Axis of Weasel

Many people - including several band members - were hoping that this was the final Weasel record.

Uranus or Bust

An exploration of the the outer limits of the galaxy known as Good Taste.

Leon's Mystical Head

A four-day recording marathon in 1995 gave rise to animosities that still exist today.

Fondue Cabaret

The first Weasel album met with critical acclaim, and brisk sales followed. Not.


Alternative takes and obscure songs and performances. Not that anyone was asking.

AARP Go The Weasels

Albany NY: The Weasels released their sixth album AARP Go the Weasels on Valentine's Day, February 14th 2013. The CD, the band's first since 2006, was recorded over a three year period at Blue Sky Studios in Delmar under the direction of Scott Apicelli. The album features 75 minutes (15 songs) worth of original popular music detailing the band's sad decline from happy go lucky youth to aged curmudgeons anxiously awaiting the sweet relief that death brings.

From the opening strains of Father Weasel - a paean to impotence and incontinence - to the last measures of Doubting Thomas - the upshot of which is that most people deserve to spend eternity burning in everlasting hellfire - the CD features the Weasels usual complex harmonic and rhythmic arrangements, exacting recording standards, and extensive use of samples and music concrete. In between the band examines the post mortem theft of Albert Einsteins brain (Driving Alberts Brain), autopsies the occupy movement (Zucchini Park), probes the ins and outs of intergalactic love (Invasion of the Body), and bemoans the lack of good help these days (Last Supper on Lark Street).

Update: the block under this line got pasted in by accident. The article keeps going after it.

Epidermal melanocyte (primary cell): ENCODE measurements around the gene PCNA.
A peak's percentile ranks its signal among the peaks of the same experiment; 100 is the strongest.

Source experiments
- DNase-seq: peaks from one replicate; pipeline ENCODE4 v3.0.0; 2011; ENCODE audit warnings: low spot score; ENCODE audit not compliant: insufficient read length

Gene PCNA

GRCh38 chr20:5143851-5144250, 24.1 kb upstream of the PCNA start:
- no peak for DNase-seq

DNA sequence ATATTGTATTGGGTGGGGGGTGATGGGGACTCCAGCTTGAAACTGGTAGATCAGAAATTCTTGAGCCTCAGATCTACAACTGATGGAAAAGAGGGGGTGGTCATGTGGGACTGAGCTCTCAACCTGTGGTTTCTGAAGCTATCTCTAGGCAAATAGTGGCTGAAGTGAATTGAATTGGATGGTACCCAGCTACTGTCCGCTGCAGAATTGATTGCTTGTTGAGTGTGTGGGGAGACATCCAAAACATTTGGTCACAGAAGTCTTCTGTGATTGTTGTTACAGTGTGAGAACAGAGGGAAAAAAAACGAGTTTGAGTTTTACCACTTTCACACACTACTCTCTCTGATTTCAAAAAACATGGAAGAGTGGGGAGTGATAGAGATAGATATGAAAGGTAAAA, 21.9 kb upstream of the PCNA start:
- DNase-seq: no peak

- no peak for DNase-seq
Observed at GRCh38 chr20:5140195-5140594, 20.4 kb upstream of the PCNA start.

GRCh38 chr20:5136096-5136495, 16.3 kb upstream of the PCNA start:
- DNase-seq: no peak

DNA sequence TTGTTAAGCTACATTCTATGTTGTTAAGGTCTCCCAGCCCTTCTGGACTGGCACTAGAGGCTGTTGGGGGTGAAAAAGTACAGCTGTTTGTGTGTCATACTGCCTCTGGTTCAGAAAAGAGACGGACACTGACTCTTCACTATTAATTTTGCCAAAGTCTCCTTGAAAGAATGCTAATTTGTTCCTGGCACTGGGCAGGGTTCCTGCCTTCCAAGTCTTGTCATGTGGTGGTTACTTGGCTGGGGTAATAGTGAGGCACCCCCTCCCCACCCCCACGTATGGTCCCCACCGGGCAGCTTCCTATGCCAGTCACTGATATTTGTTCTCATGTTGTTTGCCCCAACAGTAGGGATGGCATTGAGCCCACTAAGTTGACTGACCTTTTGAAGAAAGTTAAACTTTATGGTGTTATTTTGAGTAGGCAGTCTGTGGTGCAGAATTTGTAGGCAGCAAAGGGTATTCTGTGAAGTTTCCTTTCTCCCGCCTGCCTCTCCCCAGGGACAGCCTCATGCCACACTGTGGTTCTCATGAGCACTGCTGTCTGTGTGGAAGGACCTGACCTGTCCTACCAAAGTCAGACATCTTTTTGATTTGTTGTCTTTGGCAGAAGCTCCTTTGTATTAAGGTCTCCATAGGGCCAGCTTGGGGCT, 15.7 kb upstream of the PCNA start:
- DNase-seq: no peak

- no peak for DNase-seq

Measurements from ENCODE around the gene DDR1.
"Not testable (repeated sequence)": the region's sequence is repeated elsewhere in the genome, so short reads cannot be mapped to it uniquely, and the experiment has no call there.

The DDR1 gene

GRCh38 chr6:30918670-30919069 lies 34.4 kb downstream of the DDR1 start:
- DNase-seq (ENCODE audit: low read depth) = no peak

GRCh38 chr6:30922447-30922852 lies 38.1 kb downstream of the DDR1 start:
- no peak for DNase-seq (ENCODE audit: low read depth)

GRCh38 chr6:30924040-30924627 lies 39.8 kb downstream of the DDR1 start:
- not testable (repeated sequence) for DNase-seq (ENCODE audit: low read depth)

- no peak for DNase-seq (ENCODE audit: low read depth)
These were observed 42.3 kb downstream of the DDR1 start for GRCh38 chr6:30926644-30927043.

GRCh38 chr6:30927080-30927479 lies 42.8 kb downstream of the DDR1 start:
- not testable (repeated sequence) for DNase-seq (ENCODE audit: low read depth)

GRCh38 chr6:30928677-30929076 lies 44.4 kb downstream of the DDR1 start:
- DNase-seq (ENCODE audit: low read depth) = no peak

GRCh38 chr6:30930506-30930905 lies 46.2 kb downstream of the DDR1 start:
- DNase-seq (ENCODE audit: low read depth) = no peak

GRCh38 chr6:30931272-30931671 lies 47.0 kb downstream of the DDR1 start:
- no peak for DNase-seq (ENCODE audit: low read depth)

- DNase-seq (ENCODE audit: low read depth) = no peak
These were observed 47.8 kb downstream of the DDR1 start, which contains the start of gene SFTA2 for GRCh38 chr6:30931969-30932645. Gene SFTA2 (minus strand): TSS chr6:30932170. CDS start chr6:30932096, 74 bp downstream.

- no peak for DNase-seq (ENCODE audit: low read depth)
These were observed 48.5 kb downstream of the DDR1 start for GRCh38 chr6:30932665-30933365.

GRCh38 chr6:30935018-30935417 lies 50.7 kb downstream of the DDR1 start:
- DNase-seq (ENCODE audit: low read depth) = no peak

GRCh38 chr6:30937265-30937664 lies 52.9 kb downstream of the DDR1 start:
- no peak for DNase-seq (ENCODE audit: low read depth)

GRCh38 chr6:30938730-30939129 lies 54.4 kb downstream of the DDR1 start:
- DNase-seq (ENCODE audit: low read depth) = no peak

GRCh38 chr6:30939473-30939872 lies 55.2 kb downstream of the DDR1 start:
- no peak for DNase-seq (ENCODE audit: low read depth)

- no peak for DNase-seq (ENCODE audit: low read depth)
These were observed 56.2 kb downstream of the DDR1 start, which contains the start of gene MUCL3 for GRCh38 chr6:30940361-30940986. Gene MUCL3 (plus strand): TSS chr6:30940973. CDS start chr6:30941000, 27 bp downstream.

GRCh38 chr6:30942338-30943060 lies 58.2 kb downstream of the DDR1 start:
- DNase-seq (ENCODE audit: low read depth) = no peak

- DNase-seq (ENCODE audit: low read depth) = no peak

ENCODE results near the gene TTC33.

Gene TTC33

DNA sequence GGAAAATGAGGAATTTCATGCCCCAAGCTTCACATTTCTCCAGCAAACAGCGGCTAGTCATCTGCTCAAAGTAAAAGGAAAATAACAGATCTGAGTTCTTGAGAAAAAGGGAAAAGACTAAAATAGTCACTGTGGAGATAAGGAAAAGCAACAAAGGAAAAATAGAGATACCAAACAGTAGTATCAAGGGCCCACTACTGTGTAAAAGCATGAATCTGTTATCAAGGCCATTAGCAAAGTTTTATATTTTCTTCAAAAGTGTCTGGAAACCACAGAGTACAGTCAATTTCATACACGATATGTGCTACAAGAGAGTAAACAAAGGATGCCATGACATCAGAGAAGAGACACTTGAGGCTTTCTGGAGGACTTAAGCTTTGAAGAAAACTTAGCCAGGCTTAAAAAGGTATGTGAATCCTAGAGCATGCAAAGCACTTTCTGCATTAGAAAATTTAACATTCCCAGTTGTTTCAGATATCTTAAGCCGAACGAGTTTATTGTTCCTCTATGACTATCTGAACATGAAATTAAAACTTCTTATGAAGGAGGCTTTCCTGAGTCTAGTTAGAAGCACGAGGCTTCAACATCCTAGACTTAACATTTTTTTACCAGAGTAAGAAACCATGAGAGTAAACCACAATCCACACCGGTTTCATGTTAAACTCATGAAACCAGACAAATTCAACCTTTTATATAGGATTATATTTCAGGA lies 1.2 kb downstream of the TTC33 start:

Described by one wag as "XTC on PCP" the Weasels proper comprise Roy Weasell on guitar and Doctor fun on vocals and keyboards. The rhythm tracks for AARP were performed by Capital district veterans Al Kash (Fear of Strangers) and Jon Cohen (The Illuminati) and supplemented in studio by an impressive array of reasonably priced local talent, including Chuck D'Aloia and Eric Finn (Hair of the Dog) on guitar; Adrian Cohen and Mike Kelley (Blotto) on keyboards; Brian Patneaude on tenor saxophone; and the fetching Sarah LaDuke on background vocals.

“We're very happy with the finished product," said guitarist Roy Weasell, "and early reviews have been quite positive. We're hoping that this record is the one that catapults us from anonymity to obscurity."

Material from previous Weasel albums (Fondue Cabaret, Leon’s Mystical Head, Uranus or Bust, Generation Xcrement, and Axis of Weasel) have received nationwide airplay, from NPR on the one hand to regular airings on the Doctor Demento show on the other. This has translated into critical acclaim and brisk sales, where acclaim and brisk are loosely defined.

At this time the Weasels have no plans to tour or to support the CD in any way, mainly because fun never leaves the house anymore unless absolutely necessary. Instead, the Weasels will be releasing half a dozen music videos that they hope will prove even more disturbing than just the bare music. Although a release of music videos might seem less a good idea than it was 20 years ago when MTV aired something other than documentaries about pregnant hillbillies the band is undeterred. "People often ask what this tune is about or what that tune means," lyricist fun said. "This time we decided to show them. Unfortunately for them my inner dialogue makes Pink Flamingos look like Its a Wonderful Life."

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